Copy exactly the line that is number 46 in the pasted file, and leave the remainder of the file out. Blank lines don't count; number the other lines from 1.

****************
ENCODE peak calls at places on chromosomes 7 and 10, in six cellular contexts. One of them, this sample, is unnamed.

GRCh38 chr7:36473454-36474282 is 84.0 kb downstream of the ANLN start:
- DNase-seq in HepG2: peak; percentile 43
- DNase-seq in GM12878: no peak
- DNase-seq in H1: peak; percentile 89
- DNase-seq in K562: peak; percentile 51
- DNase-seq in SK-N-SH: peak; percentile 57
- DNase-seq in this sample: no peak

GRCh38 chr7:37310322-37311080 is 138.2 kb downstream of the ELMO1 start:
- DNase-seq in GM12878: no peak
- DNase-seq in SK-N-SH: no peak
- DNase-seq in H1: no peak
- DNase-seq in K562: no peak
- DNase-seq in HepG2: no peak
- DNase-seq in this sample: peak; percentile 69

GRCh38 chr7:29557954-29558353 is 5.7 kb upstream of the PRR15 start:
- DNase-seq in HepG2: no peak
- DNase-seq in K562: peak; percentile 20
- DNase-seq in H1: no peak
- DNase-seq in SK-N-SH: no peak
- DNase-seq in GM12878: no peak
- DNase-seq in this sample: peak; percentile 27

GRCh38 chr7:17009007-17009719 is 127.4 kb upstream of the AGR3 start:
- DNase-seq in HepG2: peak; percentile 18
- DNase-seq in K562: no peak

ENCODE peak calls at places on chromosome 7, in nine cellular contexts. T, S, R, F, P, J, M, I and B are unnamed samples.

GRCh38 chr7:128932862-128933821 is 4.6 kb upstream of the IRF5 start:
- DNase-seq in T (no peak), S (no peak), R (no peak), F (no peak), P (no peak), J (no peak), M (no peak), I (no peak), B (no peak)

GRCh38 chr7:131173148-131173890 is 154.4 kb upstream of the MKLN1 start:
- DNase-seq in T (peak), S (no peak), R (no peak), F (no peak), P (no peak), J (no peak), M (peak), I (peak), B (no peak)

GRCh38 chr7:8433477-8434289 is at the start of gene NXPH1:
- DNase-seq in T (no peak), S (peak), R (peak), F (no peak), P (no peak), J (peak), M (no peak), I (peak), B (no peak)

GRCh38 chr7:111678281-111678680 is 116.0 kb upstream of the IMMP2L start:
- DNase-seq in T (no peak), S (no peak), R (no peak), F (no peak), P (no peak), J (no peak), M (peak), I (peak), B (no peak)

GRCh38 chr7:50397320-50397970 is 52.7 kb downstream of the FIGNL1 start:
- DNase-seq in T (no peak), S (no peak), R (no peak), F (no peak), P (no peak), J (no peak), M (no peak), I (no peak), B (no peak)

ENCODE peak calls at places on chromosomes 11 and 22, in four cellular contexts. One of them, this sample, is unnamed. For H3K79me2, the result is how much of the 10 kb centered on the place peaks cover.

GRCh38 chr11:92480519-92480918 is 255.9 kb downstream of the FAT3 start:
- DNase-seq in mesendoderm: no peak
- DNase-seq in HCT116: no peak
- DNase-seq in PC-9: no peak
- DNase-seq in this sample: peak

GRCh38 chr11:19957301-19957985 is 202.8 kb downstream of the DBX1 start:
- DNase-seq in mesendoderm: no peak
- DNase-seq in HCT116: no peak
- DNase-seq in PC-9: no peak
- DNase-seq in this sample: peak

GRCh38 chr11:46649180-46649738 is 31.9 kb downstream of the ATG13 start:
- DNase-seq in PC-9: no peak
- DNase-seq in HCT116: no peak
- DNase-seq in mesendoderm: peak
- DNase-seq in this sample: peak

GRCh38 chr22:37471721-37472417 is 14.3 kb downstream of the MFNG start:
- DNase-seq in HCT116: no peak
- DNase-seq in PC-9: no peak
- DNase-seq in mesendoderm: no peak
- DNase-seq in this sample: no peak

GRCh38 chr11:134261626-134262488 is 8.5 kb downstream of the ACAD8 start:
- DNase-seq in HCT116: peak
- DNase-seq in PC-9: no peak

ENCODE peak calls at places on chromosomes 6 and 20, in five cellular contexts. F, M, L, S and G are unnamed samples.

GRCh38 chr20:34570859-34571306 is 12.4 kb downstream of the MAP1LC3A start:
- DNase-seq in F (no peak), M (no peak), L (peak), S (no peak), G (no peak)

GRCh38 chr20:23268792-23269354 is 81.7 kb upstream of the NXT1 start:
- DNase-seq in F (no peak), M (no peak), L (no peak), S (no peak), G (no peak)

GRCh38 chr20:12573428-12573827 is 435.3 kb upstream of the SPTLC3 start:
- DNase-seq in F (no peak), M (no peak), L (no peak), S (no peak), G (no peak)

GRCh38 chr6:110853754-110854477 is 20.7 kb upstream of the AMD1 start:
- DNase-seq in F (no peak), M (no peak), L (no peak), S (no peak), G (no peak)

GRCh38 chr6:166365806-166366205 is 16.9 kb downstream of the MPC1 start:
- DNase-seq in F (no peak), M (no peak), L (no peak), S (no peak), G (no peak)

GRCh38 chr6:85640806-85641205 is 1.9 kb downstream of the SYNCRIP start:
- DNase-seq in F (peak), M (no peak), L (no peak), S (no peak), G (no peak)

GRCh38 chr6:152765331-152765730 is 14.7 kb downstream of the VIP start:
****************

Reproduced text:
- DNase-seq in PC-9: no peak